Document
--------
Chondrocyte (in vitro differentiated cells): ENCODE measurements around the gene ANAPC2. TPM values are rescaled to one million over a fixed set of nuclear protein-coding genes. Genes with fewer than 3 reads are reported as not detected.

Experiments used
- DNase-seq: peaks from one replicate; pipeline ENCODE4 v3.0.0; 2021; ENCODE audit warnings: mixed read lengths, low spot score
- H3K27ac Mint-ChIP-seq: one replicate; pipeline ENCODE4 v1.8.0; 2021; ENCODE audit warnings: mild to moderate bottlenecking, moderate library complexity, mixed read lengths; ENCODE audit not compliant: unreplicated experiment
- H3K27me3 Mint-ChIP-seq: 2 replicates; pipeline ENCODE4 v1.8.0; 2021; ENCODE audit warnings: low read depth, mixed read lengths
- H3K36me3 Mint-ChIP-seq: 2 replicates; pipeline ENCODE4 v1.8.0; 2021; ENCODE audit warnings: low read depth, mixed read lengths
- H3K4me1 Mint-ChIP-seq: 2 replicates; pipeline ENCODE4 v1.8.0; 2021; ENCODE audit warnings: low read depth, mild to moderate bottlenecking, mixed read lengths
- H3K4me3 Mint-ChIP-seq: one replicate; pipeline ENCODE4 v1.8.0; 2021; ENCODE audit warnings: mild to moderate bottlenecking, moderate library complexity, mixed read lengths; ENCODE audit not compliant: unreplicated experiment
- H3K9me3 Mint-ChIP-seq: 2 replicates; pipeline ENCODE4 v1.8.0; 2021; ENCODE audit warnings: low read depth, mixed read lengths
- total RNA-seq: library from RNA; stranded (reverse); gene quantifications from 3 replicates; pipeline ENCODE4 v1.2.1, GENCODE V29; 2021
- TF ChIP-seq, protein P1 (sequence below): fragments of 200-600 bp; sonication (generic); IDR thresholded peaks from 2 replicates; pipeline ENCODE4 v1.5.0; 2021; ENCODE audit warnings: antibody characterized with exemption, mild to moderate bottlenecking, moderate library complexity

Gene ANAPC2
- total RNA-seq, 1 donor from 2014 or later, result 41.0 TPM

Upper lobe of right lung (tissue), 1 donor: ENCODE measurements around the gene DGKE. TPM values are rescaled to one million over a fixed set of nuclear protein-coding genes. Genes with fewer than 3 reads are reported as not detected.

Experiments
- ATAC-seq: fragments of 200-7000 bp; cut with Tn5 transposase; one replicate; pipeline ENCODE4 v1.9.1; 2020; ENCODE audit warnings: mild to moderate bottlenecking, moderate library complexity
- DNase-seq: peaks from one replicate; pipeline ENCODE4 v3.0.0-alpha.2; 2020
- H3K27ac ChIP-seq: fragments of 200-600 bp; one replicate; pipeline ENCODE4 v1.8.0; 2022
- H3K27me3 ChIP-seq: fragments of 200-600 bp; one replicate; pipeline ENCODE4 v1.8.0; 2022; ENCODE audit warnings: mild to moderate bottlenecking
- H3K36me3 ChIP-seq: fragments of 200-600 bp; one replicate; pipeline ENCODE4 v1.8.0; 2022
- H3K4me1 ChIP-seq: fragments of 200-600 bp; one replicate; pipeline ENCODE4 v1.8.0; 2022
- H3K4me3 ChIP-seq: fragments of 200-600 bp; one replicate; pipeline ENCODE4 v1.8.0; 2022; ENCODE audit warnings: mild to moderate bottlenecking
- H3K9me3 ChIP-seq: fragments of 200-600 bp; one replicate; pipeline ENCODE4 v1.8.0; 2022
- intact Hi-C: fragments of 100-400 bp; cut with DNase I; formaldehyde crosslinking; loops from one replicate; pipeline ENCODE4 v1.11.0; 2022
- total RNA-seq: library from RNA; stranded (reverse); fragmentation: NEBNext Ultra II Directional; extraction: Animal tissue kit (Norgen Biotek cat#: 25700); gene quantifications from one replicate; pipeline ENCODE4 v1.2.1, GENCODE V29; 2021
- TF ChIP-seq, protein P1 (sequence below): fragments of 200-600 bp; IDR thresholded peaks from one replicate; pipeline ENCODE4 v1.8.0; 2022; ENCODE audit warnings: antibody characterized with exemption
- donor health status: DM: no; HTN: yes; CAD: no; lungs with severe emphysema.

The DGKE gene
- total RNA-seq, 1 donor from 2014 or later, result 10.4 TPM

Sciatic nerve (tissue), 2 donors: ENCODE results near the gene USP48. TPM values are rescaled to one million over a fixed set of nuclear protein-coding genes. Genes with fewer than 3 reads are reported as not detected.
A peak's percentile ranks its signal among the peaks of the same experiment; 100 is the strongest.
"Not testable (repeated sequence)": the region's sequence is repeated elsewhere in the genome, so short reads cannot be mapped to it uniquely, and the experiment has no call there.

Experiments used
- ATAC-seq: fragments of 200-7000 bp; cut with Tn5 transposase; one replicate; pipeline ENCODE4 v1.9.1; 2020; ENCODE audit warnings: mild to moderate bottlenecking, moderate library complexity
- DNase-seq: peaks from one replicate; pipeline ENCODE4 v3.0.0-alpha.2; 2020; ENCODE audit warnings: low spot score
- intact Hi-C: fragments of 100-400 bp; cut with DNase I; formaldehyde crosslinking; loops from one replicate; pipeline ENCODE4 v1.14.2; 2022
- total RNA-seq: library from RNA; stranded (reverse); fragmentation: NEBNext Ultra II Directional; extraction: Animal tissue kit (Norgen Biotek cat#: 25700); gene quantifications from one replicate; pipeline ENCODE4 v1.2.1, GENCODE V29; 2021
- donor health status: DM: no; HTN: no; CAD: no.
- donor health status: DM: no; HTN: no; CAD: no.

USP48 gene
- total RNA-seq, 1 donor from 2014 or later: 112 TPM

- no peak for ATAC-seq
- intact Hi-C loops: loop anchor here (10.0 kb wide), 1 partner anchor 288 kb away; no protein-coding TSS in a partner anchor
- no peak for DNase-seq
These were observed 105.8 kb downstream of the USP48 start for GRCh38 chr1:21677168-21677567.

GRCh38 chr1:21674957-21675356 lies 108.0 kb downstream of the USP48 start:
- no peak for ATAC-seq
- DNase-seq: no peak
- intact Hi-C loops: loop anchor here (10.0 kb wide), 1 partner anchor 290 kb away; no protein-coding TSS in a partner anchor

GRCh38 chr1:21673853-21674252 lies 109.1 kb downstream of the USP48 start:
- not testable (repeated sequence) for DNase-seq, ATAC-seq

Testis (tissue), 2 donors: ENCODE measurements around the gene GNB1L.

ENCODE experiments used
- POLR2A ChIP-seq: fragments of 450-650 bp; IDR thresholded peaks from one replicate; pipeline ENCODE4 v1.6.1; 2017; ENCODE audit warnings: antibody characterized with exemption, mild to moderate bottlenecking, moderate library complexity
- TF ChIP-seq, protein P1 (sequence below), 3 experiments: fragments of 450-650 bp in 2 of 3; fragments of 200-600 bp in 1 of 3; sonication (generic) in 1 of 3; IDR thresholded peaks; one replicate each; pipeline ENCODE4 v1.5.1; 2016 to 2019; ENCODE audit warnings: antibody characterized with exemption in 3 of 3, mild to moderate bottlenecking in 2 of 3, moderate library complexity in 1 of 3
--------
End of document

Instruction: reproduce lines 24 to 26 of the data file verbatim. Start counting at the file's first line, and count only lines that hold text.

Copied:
- intact Hi-C: fragments of 100-400 bp; cut with DNase I; formaldehyde crosslinking; loops from one replicate; pipeline ENCODE4 v1.11.0; 2022
- total RNA-seq: library from RNA; stranded (reverse); fragmentation: NEBNext Ultra II Directional; extraction: Animal tissue kit (Norgen Biotek cat#: 25700); gene quantifications from one replicate; pipeline ENCODE4 v1.2.1, GENCODE V29; 2021
- TF ChIP-seq, protein P1 (sequence below): fragments of 200-600 bp; IDR thresholded peaks from one replicate; pipeline ENCODE4 v1.8.0; 2022; ENCODE audit warnings: antibody characterized with exemption